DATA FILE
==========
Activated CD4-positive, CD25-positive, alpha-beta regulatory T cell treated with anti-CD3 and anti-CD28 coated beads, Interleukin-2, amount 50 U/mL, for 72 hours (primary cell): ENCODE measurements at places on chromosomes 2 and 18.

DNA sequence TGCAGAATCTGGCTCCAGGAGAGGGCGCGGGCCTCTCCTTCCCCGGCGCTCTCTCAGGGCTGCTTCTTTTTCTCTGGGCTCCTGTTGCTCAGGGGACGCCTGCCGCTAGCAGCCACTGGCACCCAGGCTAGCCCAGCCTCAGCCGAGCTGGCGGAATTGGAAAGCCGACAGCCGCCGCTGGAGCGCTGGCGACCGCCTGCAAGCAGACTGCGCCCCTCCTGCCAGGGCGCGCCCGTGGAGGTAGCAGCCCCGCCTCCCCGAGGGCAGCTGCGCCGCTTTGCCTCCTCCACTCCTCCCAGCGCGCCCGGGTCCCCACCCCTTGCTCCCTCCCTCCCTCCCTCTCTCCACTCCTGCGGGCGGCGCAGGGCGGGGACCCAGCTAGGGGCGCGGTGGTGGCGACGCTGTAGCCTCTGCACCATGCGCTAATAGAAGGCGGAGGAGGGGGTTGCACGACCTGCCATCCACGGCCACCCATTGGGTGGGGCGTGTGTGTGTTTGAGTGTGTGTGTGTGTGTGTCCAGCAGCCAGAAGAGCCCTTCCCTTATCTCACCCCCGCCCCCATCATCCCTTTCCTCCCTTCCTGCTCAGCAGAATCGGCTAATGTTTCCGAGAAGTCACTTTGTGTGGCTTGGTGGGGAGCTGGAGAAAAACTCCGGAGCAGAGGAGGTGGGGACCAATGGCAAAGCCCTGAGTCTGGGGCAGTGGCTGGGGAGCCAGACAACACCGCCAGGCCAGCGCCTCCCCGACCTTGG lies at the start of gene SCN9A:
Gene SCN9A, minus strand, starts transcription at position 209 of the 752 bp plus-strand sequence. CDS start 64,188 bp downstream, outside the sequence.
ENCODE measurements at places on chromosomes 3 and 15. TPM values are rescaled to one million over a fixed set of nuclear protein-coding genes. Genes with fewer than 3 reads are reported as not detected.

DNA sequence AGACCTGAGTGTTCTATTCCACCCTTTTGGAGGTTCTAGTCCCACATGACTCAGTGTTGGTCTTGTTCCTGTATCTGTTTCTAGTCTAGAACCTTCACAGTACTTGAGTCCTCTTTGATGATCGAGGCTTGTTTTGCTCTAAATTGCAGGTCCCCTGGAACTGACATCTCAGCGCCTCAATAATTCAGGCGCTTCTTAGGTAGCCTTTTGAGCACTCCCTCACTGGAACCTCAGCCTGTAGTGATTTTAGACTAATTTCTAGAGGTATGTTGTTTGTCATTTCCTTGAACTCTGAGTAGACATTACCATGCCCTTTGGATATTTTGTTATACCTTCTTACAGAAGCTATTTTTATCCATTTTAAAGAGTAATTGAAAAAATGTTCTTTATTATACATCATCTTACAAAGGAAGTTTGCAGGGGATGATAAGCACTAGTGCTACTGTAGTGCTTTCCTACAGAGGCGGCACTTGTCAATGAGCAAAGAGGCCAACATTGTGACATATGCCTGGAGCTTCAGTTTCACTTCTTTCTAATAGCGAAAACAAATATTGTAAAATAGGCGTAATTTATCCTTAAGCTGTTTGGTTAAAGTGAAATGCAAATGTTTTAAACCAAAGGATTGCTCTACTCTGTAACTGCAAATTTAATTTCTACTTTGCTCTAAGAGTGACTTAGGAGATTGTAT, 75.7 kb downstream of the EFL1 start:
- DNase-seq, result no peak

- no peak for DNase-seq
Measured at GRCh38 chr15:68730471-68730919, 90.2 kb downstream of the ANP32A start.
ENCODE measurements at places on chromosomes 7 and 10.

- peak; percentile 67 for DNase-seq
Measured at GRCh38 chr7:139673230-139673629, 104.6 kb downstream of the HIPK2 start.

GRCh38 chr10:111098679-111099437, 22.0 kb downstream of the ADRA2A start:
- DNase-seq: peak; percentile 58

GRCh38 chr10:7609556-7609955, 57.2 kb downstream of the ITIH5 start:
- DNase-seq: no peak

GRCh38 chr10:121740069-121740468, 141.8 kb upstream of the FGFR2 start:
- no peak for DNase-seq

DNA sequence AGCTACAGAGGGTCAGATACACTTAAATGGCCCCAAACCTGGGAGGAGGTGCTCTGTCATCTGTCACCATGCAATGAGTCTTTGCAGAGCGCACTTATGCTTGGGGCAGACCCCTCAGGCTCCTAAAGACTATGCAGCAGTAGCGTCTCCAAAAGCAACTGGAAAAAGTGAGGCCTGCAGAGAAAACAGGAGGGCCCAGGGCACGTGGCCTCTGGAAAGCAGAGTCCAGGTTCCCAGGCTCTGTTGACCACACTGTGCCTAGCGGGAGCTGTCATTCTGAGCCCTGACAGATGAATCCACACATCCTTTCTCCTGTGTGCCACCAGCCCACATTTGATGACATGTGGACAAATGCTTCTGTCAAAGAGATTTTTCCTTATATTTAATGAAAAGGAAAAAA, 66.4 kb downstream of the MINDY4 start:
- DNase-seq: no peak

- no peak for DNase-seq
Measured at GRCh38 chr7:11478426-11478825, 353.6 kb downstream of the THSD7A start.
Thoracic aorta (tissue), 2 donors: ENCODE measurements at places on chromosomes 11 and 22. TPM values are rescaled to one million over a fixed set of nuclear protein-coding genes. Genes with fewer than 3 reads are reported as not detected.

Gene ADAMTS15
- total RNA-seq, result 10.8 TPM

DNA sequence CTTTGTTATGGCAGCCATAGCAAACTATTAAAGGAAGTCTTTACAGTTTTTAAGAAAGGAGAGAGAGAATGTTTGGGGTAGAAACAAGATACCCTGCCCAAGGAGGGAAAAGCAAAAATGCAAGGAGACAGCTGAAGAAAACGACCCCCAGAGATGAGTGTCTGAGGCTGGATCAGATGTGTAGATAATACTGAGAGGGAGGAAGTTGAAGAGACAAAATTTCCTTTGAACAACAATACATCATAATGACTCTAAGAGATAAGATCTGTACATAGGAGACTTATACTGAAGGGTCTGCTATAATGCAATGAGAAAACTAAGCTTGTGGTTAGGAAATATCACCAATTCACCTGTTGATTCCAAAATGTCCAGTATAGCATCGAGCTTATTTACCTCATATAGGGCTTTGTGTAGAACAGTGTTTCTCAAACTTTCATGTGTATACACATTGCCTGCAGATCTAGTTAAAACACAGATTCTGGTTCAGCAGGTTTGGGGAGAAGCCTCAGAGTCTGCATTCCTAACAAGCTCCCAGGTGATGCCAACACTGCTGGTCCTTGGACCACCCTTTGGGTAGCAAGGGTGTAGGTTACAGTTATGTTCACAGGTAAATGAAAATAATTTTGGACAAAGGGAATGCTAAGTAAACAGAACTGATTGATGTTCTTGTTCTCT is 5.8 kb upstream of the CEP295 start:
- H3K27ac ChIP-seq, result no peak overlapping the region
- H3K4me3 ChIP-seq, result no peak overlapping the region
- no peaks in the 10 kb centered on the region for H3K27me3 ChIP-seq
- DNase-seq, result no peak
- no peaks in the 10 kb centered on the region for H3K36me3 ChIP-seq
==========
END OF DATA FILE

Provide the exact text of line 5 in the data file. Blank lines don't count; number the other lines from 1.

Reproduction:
DNA sequence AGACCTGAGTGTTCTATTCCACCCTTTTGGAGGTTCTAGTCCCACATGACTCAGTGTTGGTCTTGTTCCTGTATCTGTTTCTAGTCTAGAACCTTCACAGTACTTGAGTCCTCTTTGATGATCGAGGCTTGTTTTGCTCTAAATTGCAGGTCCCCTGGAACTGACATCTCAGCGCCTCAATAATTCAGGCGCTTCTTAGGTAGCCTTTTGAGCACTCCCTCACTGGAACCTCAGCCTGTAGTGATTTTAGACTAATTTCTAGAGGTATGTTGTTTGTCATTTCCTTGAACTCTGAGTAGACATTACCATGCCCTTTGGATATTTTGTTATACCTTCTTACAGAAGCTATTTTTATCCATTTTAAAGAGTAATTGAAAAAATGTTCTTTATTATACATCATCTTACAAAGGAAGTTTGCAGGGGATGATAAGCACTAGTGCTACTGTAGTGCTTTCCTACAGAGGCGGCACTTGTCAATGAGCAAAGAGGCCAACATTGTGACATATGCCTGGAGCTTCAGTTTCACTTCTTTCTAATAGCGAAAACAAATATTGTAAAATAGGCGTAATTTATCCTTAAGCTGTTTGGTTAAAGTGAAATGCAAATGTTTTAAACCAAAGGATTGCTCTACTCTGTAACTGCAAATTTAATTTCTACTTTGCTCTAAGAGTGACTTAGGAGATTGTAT, 75.7 kb downstream of the EFL1 start: